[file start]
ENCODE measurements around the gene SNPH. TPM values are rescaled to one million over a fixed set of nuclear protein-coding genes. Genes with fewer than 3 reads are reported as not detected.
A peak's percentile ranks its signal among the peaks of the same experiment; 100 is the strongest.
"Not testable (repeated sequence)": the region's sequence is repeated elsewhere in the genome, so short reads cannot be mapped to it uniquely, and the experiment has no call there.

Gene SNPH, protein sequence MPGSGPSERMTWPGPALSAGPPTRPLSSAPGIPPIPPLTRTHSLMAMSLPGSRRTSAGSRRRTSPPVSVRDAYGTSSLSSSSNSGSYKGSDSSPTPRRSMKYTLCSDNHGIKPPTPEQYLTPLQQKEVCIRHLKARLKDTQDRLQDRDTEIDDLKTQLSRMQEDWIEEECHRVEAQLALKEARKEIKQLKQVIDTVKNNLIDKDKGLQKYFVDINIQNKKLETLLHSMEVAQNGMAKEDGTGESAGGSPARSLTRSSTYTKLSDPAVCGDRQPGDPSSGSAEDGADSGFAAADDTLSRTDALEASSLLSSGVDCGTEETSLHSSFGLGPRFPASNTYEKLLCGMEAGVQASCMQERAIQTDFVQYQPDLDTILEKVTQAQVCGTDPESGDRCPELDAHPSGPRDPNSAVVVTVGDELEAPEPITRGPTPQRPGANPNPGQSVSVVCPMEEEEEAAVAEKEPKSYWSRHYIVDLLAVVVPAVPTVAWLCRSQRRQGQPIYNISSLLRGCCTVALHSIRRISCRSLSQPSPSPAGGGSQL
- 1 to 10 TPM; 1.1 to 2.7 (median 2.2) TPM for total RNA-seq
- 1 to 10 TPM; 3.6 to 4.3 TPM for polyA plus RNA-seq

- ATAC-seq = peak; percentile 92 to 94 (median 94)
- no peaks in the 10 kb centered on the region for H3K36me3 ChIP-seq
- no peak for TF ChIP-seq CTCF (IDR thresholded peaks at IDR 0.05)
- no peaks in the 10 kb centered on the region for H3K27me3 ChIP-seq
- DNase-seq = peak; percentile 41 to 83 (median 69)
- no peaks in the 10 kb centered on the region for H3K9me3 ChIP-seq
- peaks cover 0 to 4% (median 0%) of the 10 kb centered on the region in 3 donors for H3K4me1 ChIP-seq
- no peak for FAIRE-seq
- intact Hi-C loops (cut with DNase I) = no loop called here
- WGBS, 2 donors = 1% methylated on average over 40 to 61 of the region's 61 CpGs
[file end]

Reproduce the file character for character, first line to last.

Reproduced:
ENCODE measurements around the gene SNPH. TPM values are rescaled to one million over a fixed set of nuclear protein-coding genes. Genes with fewer than 3 reads are reported as not detected.
A peak's percentile ranks its signal among the peaks of the same experiment; 100 is the strongest.
"Not testable (repeated sequence)": the region's sequence is repeated elsewhere in the genome, so short reads cannot be mapped to it uniquely, and the experiment has no call there.

Gene SNPH, protein sequence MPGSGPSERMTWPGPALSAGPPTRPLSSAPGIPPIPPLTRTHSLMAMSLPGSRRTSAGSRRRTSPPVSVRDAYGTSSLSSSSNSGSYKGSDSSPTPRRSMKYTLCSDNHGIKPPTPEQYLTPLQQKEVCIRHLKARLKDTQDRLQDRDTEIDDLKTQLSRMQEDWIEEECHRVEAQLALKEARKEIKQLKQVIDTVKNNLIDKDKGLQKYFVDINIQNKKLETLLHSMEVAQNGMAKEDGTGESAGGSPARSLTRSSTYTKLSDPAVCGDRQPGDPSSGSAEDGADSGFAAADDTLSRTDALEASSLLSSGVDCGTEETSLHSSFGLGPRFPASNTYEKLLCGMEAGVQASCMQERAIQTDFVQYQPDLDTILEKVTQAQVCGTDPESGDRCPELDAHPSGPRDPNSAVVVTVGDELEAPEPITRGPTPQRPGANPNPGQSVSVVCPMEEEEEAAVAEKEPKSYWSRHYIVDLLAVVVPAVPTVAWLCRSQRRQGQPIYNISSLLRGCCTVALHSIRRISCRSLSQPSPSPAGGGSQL
- 1 to 10 TPM; 1.1 to 2.7 (median 2.2) TPM for total RNA-seq
- 1 to 10 TPM; 3.6 to 4.3 TPM for polyA plus RNA-seq

- ATAC-seq = peak; percentile 92 to 94 (median 94)
- no peaks in the 10 kb centered on the region for H3K36me3 ChIP-seq
- no peak for TF ChIP-seq CTCF (IDR thresholded peaks at IDR 0.05)
- no peaks in the 10 kb centered on the region for H3K27me3 ChIP-seq
- DNase-seq = peak; percentile 41 to 83 (median 69)
- no peaks in the 10 kb centered on the region for H3K9me3 ChIP-seq
- peaks cover 0 to 4% (median 0%) of the 10 kb centered on the region in 3 donors for H3K4me1 ChIP-seq
- no peak for FAIRE-seq
- intact Hi-C loops (cut with DNase I) = no loop called here
- WGBS, 2 donors = 1% methylated on average over 40 to 61 of the region's 61 CpGs